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All Articles
Biting 101
Breastfeading: Mothers Mik
Child Support Services
Child’s Play
Cooking With Kids
F.Prac: Acne
F.Prac: Antibiotics
F.Prac: Breast Cancer Awareness
F.Prac: Flu Vaccine
F.Prac: Letter to the Expert
F.Prec: Asthma
Get Reading
Jet Lag
Kindergarten Entry
Making New Friends
Molluscum Contagiosum
Mother Knows Best: It’s My Baby
Music Therapy
Paperwork Procedures
Positive Guidance (part 3)
Positive Guidance (part 2)
Relo: Activities for teens
Relo: Did you know (p1)
Relo: Did you know (p1)
Relo: Ward Offices
Saving Breastfeeding
Sleep in Babies
Soothers (p1)
Soothers (p2)
Speech: Baby Signs
Speech: Bilingual Kids (p1)
Speech: Bilingual Kids (p2)
Speech: Creative Stupidity
Speech: Language Development
Speech: Speech & Language
Speech:...not "talking" yet?
Stanger Danger
Stress in children
Tooth Decay

Catherine Meunier is a family medicine physician and genetic counsellor who was trained in Montreal, Canada. Her areas of particular interest are pediatrics and women’s health. She is the mother of a 5 year old son and a 2 1/2 year old daughter and has been living in Tokyo for the last 9 months.

>>Thank you for an informative and colourful magazine. It is a great idea.

I just had one remark. You have a column called the family practitioner. This would be useful if the latest research based information was given. I am not a paediatrician, but The American Academy of Pediatrics new guidelines are not to give antibiotics systematically.

Catherine Meunier puts forward antibiotics as the most common form of treatment. I feel that the most common approach should not be put forward, but the best research based treatment. I believe this is important as antibiotics are drugs with possible side effects for the child and their use increases the number of resistant bacteria which poses a social threat. I join the new guidelines.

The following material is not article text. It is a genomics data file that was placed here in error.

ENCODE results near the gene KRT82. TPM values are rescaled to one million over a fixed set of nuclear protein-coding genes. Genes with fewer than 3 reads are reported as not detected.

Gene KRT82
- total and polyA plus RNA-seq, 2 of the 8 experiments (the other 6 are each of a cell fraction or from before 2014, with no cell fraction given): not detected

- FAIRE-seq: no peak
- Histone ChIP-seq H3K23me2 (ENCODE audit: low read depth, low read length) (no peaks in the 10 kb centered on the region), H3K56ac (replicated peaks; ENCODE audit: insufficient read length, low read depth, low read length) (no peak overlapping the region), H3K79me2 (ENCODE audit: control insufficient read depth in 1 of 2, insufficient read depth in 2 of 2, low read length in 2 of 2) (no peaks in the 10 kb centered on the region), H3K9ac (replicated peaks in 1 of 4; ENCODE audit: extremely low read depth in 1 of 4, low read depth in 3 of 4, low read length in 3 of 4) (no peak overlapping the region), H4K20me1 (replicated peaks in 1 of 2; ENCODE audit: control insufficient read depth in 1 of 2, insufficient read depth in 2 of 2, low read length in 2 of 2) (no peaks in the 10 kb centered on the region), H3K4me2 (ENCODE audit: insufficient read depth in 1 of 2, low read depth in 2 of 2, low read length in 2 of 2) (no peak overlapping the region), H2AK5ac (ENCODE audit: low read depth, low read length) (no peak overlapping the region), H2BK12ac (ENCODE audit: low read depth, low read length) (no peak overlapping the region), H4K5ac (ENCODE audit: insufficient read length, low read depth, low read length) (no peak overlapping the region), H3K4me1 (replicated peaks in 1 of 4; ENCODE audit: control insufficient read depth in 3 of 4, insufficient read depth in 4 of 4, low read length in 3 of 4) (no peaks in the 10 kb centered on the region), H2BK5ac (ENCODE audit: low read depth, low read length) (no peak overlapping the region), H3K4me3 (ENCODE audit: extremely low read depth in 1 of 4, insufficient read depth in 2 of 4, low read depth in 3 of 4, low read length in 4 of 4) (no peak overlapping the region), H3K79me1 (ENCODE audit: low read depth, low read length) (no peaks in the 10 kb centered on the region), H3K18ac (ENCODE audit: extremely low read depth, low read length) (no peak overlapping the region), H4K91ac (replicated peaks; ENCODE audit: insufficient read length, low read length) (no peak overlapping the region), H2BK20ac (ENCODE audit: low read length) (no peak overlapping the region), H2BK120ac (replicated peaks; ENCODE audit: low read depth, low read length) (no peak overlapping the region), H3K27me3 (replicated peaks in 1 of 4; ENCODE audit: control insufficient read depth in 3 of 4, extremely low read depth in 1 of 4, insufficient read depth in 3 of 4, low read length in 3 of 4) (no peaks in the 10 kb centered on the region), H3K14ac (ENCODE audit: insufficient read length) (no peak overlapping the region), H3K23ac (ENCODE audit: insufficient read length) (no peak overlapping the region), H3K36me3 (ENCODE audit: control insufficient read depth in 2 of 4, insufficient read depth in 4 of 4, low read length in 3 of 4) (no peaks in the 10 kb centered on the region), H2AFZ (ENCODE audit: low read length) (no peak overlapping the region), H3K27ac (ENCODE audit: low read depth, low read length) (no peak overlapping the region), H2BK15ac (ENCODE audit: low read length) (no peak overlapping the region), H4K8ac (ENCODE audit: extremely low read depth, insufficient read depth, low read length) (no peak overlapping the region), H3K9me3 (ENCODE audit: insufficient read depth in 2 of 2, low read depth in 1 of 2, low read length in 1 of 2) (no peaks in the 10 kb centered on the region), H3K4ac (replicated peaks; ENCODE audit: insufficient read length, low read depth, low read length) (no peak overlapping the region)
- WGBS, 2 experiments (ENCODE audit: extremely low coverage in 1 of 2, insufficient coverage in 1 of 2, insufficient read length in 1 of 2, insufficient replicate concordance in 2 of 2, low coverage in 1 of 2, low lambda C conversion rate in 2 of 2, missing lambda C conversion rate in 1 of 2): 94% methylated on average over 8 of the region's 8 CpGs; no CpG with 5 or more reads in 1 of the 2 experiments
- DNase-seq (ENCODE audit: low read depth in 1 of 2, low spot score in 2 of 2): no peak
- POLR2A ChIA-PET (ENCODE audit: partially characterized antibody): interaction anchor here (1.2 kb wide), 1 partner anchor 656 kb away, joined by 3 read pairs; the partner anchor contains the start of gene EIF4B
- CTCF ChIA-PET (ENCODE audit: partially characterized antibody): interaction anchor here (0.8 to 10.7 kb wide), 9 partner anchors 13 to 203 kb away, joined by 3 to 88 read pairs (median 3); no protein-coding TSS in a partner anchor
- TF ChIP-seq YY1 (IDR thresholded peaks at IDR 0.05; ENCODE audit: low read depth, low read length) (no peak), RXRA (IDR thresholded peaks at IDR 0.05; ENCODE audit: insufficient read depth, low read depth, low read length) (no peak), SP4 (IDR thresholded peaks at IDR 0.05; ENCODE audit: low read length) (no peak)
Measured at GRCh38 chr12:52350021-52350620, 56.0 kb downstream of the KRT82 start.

Thank you again for all your work. I look forward to reading Tokyo Families again.

Yours truly,

Henrietta Carbonel

Dear Mrs. Carbonel,

Thank you very much for your comments. For nearly two decades the optimal treatment of acute otitis media has been hotly debated. You are perfectly correct that inappropriate use of antibiotics is leading to bacterial resistance. Additionally, all medications can have adverse effects. However, if you carefully read the official AAP guidelines (as opposed to the Q&A to which you have referred) you will note that what I have written consistent with these recommendations. Only in select cases should a “watchful waiting” approach be used:

“This option should be limited to otherwise healthy children 6 months to 2 years of age with non-severe illness at presentation and an uncertain diagnosis and to children 2 years of age and older without severe symptoms at presentation or with an uncertain diagnosis. In these situations, observation provides an opportunity for the patient to improve without antibacterial treatment. The association of age younger than 2 years with increased risk of failure of watchful waiting and the concern for serious infection among children younger than 6 months influence the decision for immediate antibacterial therapy. Consequently, the panel recommends an age-stratified approach that incorporates these clinical considerations along with the certainty of diagnosis.”

Hence, the guidelines, as usual, support good clinical judgement. Unfortunately, in writing a very brief column such as the one in Tokyo Families, it is entirely out of scope to deal specifically with the exceptional or select cases.

Kind regards,

Catherine Meunier M.D., M.Sc., C.C.F.P.